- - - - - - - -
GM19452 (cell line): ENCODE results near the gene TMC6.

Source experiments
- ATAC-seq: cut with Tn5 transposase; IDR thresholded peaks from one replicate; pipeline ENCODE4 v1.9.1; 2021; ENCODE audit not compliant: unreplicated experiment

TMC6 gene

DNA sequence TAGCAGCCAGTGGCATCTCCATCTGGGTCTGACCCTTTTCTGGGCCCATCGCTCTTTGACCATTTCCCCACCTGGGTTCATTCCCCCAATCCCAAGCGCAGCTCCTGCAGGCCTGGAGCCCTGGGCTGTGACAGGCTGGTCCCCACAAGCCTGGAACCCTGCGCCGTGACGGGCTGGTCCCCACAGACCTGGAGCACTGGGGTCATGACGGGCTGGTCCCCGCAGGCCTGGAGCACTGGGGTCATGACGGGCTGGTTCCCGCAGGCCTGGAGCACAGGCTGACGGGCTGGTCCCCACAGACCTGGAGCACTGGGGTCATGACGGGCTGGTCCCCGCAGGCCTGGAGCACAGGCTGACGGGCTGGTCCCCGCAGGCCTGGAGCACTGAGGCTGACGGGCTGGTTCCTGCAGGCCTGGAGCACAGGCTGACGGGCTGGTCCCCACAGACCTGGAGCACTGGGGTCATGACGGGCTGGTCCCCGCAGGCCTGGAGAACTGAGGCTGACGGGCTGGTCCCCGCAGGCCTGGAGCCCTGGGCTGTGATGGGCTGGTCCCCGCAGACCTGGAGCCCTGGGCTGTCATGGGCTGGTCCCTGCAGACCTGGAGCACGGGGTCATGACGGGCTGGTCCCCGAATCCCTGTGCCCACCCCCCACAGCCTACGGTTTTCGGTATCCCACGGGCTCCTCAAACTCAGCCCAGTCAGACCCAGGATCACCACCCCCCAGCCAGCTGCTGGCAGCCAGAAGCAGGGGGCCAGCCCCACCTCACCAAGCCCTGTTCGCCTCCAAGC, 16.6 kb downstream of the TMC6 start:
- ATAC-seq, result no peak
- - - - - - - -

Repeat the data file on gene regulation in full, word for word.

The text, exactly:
GM19452 (cell line): ENCODE results near the gene TMC6.

Source experiments
- ATAC-seq: cut with Tn5 transposase; IDR thresholded peaks from one replicate; pipeline ENCODE4 v1.9.1; 2021; ENCODE audit not compliant: unreplicated experiment

TMC6 gene

DNA sequence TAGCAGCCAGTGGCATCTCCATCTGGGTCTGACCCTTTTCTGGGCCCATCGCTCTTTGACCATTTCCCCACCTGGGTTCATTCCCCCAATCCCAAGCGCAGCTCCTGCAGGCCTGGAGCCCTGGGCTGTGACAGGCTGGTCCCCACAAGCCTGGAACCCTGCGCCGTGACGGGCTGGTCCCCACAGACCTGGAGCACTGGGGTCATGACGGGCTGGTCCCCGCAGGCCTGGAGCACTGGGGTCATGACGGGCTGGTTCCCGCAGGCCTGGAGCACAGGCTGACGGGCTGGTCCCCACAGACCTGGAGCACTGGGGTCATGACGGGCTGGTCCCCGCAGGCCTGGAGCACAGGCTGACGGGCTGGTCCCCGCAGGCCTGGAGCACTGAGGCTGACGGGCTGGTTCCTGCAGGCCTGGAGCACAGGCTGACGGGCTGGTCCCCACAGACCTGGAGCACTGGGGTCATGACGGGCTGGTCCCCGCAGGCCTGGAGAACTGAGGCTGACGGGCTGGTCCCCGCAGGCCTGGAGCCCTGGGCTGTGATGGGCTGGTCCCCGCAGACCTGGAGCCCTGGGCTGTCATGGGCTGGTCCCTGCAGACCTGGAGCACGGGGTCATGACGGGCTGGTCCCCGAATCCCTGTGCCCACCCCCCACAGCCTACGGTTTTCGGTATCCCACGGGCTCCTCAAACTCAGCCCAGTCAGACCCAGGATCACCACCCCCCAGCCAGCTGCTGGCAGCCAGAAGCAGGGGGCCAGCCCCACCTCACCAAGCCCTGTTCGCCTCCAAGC, 16.6 kb downstream of the TMC6 start:
- ATAC-seq, result no peak